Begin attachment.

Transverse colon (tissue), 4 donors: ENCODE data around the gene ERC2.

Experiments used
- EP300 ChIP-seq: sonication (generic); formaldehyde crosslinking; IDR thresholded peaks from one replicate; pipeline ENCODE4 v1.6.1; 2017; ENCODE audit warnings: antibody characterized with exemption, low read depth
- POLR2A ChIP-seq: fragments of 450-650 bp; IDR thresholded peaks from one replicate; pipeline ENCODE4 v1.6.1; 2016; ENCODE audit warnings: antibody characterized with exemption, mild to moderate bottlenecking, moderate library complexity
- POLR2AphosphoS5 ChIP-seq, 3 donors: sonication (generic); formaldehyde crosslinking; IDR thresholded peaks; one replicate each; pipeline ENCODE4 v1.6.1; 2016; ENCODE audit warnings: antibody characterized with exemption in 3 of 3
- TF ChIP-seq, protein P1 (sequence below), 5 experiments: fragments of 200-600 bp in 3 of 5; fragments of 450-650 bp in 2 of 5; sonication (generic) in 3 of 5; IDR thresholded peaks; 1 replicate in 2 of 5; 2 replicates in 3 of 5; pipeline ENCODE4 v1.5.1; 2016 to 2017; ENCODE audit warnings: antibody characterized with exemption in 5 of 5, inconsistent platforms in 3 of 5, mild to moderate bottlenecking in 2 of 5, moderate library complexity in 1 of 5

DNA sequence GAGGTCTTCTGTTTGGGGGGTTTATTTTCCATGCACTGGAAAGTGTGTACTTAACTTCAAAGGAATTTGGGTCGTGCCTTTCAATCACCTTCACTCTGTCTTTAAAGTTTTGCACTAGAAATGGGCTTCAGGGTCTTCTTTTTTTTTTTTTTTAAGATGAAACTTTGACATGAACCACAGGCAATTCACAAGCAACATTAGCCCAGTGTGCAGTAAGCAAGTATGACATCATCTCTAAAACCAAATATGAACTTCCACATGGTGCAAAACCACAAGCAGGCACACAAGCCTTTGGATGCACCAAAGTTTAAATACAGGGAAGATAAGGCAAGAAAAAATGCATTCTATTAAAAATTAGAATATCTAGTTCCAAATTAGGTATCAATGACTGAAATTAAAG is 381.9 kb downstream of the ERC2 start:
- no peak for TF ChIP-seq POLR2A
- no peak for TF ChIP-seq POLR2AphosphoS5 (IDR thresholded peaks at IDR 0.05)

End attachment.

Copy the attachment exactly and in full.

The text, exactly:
Transverse colon (tissue), 4 donors: ENCODE data around the gene ERC2.

Experiments used
- EP300 ChIP-seq: sonication (generic); formaldehyde crosslinking; IDR thresholded peaks from one replicate; pipeline ENCODE4 v1.6.1; 2017; ENCODE audit warnings: antibody characterized with exemption, low read depth
- POLR2A ChIP-seq: fragments of 450-650 bp; IDR thresholded peaks from one replicate; pipeline ENCODE4 v1.6.1; 2016; ENCODE audit warnings: antibody characterized with exemption, mild to moderate bottlenecking, moderate library complexity
- POLR2AphosphoS5 ChIP-seq, 3 donors: sonication (generic); formaldehyde crosslinking; IDR thresholded peaks; one replicate each; pipeline ENCODE4 v1.6.1; 2016; ENCODE audit warnings: antibody characterized with exemption in 3 of 3
- TF ChIP-seq, protein P1 (sequence below), 5 experiments: fragments of 200-600 bp in 3 of 5; fragments of 450-650 bp in 2 of 5; sonication (generic) in 3 of 5; IDR thresholded peaks; 1 replicate in 2 of 5; 2 replicates in 3 of 5; pipeline ENCODE4 v1.5.1; 2016 to 2017; ENCODE audit warnings: antibody characterized with exemption in 5 of 5, inconsistent platforms in 3 of 5, mild to moderate bottlenecking in 2 of 5, moderate library complexity in 1 of 5

DNA sequence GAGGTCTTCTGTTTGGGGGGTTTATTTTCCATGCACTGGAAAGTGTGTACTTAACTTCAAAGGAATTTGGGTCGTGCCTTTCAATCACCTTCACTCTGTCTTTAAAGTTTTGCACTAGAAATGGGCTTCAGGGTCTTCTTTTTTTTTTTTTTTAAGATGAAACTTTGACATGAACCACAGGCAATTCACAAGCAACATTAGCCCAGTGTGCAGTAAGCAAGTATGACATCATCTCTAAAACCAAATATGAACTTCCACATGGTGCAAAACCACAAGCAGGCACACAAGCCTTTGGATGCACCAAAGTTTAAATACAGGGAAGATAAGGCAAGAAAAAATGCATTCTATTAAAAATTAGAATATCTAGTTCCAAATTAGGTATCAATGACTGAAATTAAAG is 381.9 kb downstream of the ERC2 start:
- no peak for TF ChIP-seq POLR2A
- no peak for TF ChIP-seq POLR2AphosphoS5 (IDR thresholded peaks at IDR 0.05)